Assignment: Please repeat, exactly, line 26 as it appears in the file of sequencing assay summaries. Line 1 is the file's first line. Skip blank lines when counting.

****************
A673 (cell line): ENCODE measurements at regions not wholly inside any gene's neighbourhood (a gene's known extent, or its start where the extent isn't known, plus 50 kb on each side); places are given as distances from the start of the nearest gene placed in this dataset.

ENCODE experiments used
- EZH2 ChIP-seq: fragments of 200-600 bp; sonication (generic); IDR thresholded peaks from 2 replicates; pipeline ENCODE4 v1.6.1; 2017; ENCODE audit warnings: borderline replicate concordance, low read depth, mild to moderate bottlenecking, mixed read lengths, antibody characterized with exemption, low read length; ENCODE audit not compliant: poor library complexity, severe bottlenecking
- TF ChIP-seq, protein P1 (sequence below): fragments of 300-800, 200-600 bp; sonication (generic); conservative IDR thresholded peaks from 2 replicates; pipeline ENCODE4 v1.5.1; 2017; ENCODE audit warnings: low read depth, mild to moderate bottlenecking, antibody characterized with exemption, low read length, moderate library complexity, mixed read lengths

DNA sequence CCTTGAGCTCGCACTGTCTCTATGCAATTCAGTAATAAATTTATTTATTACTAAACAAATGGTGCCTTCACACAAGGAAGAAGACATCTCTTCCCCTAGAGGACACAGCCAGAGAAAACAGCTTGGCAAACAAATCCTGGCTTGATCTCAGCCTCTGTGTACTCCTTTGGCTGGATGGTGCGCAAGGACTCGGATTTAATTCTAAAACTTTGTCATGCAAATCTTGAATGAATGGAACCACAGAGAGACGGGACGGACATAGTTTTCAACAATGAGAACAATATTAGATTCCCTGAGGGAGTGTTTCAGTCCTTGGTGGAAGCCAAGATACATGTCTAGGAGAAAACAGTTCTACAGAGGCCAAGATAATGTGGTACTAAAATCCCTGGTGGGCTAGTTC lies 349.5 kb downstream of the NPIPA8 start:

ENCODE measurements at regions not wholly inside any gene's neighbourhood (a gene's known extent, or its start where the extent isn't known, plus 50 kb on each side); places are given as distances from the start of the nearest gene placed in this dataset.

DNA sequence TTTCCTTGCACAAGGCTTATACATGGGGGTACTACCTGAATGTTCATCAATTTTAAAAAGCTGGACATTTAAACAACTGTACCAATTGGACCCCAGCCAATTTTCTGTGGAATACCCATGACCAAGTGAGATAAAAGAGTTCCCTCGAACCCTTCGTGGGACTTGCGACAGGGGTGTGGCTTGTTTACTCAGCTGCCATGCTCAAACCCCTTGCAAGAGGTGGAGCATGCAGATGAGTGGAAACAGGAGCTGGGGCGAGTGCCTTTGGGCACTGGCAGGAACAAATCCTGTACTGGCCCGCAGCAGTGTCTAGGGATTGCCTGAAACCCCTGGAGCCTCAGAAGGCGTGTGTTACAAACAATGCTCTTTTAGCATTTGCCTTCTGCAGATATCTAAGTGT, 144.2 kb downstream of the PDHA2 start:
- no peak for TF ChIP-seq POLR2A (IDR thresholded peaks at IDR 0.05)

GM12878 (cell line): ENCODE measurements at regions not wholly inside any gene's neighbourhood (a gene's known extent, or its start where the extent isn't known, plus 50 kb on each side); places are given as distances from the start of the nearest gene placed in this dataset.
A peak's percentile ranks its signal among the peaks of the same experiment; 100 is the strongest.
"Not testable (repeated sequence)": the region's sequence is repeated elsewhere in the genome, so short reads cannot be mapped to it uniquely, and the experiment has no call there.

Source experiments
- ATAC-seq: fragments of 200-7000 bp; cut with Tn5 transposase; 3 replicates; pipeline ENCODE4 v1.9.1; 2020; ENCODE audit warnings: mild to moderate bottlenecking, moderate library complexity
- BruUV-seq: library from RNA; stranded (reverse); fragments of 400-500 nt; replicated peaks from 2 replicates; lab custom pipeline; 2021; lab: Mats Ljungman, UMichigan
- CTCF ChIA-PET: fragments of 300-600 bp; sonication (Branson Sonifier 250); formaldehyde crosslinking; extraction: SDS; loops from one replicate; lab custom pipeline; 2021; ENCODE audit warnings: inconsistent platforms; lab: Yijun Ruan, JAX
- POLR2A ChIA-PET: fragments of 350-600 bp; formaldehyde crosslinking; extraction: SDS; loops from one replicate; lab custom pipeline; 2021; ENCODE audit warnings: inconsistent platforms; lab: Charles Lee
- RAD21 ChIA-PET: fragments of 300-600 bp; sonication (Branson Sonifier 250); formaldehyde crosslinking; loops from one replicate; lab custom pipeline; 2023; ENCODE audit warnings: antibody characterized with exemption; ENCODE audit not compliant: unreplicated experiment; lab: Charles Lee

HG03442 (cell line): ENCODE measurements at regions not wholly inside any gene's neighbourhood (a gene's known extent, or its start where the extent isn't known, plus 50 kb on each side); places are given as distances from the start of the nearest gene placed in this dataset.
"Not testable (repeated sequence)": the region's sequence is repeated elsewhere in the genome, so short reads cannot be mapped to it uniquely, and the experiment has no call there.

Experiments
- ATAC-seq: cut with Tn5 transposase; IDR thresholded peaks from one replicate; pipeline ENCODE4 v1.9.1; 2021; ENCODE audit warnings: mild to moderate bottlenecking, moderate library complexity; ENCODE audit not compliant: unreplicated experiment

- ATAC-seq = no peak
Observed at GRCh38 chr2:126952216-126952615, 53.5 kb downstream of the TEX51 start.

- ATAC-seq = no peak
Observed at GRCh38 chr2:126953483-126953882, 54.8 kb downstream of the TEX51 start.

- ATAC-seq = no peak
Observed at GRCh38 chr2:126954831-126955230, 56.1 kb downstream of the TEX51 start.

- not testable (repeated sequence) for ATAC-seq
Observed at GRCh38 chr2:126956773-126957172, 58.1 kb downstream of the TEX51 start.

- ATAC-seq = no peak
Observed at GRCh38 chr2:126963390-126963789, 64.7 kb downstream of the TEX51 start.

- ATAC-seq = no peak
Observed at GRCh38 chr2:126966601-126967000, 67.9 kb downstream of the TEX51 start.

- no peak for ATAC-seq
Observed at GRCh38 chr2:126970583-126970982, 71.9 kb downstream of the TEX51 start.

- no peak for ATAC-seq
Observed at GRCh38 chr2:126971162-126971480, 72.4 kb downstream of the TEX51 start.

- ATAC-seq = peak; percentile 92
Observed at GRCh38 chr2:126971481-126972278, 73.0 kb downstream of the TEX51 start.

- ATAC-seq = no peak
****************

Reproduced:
- ATAC-seq = no peak